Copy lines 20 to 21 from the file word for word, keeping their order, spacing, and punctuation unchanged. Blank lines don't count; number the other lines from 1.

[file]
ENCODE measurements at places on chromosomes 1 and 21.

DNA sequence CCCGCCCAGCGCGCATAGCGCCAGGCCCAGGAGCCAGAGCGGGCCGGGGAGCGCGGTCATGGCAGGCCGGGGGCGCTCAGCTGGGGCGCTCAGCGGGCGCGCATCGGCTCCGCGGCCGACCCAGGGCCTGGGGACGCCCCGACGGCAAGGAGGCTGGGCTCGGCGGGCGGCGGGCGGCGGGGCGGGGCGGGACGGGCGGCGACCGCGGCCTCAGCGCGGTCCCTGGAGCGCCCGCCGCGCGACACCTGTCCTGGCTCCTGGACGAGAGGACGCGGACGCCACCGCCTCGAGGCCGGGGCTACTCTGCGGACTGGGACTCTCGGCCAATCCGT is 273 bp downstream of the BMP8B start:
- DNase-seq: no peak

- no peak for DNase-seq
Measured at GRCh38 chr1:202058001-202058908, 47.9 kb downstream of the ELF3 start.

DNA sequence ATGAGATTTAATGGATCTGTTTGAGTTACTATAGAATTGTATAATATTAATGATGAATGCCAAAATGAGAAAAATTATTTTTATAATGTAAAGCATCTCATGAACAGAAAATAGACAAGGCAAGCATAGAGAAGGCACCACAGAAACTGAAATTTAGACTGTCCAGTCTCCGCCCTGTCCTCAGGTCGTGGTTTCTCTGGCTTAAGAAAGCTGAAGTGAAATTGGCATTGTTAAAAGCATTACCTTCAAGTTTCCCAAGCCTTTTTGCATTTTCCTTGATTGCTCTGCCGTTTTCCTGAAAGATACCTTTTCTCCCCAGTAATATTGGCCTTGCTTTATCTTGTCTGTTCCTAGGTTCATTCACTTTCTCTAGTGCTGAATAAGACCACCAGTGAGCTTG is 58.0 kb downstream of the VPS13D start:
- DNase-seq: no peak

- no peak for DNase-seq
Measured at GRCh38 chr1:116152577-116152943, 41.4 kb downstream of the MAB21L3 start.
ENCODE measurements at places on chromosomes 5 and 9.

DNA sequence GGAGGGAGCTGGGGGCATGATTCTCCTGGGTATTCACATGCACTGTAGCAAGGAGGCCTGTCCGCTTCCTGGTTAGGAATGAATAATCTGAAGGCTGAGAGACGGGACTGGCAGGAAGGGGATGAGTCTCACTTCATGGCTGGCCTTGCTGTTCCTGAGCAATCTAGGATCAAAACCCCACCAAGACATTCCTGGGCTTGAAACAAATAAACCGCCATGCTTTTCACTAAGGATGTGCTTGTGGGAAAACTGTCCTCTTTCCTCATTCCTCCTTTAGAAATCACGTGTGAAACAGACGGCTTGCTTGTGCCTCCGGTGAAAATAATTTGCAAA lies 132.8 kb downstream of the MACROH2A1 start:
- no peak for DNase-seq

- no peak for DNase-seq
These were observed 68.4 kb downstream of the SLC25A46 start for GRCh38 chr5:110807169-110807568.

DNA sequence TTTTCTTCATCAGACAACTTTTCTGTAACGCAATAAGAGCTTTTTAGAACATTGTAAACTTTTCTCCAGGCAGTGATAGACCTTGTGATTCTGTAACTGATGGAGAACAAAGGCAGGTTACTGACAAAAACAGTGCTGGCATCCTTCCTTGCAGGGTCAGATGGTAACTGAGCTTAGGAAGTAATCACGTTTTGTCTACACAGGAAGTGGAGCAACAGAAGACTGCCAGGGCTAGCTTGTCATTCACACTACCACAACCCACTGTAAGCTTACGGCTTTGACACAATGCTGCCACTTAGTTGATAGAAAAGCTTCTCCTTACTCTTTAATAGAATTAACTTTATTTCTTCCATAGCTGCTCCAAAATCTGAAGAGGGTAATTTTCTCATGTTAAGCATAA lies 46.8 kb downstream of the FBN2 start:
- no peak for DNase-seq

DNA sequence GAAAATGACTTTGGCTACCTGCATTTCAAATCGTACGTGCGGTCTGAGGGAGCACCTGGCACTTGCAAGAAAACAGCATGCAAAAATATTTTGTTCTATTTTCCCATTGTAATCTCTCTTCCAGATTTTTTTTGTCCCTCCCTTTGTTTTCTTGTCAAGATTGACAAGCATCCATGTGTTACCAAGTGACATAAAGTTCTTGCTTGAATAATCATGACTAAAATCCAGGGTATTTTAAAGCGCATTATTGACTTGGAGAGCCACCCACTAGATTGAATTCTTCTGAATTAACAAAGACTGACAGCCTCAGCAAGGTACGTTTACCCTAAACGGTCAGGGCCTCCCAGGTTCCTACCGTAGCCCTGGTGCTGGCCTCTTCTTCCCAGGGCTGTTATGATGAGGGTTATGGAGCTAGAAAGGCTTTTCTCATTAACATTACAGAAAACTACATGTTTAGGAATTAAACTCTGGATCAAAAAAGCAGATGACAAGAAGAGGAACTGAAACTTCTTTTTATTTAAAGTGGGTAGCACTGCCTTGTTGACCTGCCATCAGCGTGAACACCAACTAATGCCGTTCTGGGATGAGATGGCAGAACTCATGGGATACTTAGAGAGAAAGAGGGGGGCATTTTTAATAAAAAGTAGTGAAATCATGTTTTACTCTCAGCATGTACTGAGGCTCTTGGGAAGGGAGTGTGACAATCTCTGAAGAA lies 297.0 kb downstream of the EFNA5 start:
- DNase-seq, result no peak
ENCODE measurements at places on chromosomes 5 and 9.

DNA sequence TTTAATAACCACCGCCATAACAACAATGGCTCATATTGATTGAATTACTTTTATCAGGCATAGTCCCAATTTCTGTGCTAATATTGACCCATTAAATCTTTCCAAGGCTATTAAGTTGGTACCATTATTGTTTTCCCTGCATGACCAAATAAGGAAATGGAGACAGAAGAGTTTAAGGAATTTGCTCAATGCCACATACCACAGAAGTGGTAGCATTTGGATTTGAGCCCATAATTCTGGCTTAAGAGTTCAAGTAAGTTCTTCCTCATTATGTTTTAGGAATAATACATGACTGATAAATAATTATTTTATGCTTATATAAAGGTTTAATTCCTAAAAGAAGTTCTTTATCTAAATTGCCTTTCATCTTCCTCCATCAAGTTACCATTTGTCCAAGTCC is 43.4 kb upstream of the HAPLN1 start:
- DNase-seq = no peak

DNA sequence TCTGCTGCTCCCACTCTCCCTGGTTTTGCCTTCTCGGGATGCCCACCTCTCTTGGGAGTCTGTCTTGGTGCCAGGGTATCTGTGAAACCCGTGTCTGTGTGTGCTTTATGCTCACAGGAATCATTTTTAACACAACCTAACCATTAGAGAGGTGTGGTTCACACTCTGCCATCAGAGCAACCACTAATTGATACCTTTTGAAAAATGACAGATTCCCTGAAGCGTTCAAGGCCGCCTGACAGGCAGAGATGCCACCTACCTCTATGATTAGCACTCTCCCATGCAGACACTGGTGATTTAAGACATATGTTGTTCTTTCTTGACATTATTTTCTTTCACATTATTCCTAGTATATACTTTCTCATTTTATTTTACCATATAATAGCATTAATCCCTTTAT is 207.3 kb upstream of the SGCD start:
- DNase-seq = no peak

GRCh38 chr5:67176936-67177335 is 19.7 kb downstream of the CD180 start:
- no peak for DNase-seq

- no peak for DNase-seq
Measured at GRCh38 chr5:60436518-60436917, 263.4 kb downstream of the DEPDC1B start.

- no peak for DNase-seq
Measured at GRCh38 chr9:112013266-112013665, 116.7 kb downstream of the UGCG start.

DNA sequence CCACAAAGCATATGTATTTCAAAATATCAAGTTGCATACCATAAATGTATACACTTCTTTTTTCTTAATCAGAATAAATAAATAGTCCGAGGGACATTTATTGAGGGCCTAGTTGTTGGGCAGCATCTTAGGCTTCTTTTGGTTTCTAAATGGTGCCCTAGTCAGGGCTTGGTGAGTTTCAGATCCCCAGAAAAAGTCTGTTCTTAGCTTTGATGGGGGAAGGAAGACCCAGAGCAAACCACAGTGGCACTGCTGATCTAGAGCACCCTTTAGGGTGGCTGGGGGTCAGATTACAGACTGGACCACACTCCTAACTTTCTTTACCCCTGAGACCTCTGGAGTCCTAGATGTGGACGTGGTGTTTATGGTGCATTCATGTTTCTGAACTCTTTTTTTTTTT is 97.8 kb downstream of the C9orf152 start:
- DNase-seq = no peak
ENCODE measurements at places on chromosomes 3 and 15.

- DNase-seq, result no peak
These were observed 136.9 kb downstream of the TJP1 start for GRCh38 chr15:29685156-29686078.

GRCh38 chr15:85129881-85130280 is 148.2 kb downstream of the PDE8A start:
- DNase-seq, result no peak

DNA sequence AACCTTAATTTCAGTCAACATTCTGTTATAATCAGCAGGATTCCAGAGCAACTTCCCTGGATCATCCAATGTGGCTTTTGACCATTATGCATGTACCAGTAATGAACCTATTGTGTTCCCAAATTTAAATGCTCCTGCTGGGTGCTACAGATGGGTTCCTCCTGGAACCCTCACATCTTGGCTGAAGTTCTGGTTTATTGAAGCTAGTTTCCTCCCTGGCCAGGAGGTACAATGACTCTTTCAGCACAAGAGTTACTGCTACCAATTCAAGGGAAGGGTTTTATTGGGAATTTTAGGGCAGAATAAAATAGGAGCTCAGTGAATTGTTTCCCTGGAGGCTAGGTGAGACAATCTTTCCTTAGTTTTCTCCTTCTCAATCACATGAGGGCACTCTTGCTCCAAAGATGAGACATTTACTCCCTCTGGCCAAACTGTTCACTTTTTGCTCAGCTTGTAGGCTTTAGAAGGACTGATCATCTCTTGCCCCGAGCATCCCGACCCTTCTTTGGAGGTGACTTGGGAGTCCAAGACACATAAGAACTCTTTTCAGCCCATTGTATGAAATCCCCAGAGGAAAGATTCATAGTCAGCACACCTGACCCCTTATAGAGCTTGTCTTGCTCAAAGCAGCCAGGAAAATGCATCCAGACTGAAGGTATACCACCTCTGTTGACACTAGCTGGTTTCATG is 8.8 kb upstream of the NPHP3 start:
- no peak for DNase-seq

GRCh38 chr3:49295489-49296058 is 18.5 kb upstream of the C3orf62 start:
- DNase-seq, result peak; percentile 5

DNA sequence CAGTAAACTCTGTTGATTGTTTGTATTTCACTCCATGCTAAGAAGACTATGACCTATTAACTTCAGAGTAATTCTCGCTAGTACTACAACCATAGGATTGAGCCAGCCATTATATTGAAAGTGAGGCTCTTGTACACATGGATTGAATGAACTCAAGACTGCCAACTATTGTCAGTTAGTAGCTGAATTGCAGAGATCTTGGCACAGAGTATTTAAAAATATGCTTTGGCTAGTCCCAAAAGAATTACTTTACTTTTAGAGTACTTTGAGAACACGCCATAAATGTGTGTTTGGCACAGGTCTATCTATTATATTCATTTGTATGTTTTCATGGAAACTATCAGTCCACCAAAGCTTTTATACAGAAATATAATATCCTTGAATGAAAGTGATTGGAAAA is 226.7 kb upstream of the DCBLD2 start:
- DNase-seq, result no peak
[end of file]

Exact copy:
DNA sequence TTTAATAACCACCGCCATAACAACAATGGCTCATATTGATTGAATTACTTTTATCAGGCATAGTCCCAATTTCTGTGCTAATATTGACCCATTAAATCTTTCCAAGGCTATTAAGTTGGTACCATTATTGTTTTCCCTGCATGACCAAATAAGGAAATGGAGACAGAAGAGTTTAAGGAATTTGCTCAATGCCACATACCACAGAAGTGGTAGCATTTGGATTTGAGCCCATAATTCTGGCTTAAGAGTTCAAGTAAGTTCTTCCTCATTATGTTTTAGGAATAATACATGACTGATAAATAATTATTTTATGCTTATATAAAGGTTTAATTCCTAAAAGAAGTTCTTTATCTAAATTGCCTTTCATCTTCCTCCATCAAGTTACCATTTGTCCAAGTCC is 43.4 kb upstream of the HAPLN1 start:
- DNase-seq = no peak